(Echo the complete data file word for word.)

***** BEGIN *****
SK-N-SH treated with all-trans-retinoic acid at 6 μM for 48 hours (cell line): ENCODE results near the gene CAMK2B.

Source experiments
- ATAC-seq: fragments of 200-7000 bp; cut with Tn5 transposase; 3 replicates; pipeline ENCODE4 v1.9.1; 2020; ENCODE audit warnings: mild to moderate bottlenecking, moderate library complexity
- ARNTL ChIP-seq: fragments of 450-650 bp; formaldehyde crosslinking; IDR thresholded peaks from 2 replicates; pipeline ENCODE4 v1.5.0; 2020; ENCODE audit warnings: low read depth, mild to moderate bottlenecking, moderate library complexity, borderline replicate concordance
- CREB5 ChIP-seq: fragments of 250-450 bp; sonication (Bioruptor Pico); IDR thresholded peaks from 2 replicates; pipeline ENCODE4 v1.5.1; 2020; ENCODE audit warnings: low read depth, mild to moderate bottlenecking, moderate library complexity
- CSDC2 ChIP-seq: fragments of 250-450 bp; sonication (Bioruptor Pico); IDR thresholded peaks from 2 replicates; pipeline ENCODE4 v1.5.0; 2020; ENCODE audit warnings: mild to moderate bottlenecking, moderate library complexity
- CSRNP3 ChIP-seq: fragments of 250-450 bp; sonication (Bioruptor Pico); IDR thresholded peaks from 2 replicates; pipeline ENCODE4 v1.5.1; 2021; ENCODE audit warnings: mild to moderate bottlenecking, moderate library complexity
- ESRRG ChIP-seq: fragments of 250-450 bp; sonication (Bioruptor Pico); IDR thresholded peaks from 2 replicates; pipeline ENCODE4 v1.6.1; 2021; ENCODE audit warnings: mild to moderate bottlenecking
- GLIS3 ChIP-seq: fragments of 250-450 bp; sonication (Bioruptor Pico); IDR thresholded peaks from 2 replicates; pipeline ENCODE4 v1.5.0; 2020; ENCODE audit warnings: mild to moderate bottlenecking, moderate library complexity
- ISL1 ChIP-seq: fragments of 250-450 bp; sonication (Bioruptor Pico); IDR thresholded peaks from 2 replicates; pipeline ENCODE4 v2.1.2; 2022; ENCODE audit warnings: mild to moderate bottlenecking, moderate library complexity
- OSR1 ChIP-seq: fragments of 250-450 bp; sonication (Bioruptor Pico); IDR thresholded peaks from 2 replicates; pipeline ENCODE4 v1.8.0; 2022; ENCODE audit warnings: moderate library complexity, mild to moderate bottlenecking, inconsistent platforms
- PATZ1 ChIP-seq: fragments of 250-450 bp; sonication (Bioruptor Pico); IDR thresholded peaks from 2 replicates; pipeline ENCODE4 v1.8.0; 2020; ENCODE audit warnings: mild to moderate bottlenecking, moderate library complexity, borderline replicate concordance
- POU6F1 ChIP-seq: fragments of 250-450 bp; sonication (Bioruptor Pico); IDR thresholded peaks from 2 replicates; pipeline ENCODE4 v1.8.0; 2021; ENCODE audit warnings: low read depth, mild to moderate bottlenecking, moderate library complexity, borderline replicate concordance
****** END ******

SK-N-SH treated with all-trans-retinoic acid at 6 μM for 48 hours (cell line): ENCODE results near the gene CAMK2B.

Source experiments
- ATAC-seq: fragments of 200-7000 bp; cut with Tn5 transposase; 3 replicates; pipeline ENCODE4 v1.9.1; 2020; ENCODE audit warnings: mild to moderate bottlenecking, moderate library complexity
- ARNTL ChIP-seq: fragments of 450-650 bp; formaldehyde crosslinking; IDR thresholded peaks from 2 replicates; pipeline ENCODE4 v1.5.0; 2020; ENCODE audit warnings: low read depth, mild to moderate bottlenecking, moderate library complexity, borderline replicate concordance
- CREB5 ChIP-seq: fragments of 250-450 bp; sonication (Bioruptor Pico); IDR thresholded peaks from 2 replicates; pipeline ENCODE4 v1.5.1; 2020; ENCODE audit warnings: low read depth, mild to moderate bottlenecking, moderate library complexity
- CSDC2 ChIP-seq: fragments of 250-450 bp; sonication (Bioruptor Pico); IDR thresholded peaks from 2 replicates; pipeline ENCODE4 v1.5.0; 2020; ENCODE audit warnings: mild to moderate bottlenecking, moderate library complexity
- CSRNP3 ChIP-seq: fragments of 250-450 bp; sonication (Bioruptor Pico); IDR thresholded peaks from 2 replicates; pipeline ENCODE4 v1.5.1; 2021; ENCODE audit warnings: mild to moderate bottlenecking, moderate library complexity
- ESRRG ChIP-seq: fragments of 250-450 bp; sonication (Bioruptor Pico); IDR thresholded peaks from 2 replicates; pipeline ENCODE4 v1.6.1; 2021; ENCODE audit warnings: mild to moderate bottlenecking
- GLIS3 ChIP-seq: fragments of 250-450 bp; sonication (Bioruptor Pico); IDR thresholded peaks from 2 replicates; pipeline ENCODE4 v1.5.0; 2020; ENCODE audit warnings: mild to moderate bottlenecking, moderate library complexity
- ISL1 ChIP-seq: fragments of 250-450 bp; sonication (Bioruptor Pico); IDR thresholded peaks from 2 replicates; pipeline ENCODE4 v2.1.2; 2022; ENCODE audit warnings: mild to moderate bottlenecking, moderate library complexity
- OSR1 ChIP-seq: fragments of 250-450 bp; sonication (Bioruptor Pico); IDR thresholded peaks from 2 replicates; pipeline ENCODE4 v1.8.0; 2022; ENCODE audit warnings: moderate library complexity, mild to moderate bottlenecking, inconsistent platforms
- PATZ1 ChIP-seq: fragments of 250-450 bp; sonication (Bioruptor Pico); IDR thresholded peaks from 2 replicates; pipeline ENCODE4 v1.8.0; 2020; ENCODE audit warnings: mild to moderate bottlenecking, moderate library complexity, borderline replicate concordance
- POU6F1 ChIP-seq: fragments of 250-450 bp; sonication (Bioruptor Pico); IDR thresholded peaks from 2 replicates; pipeline ENCODE4 v1.8.0; 2021; ENCODE audit warnings: low read depth, mild to moderate bottlenecking, moderate library complexity, borderline replicate concordance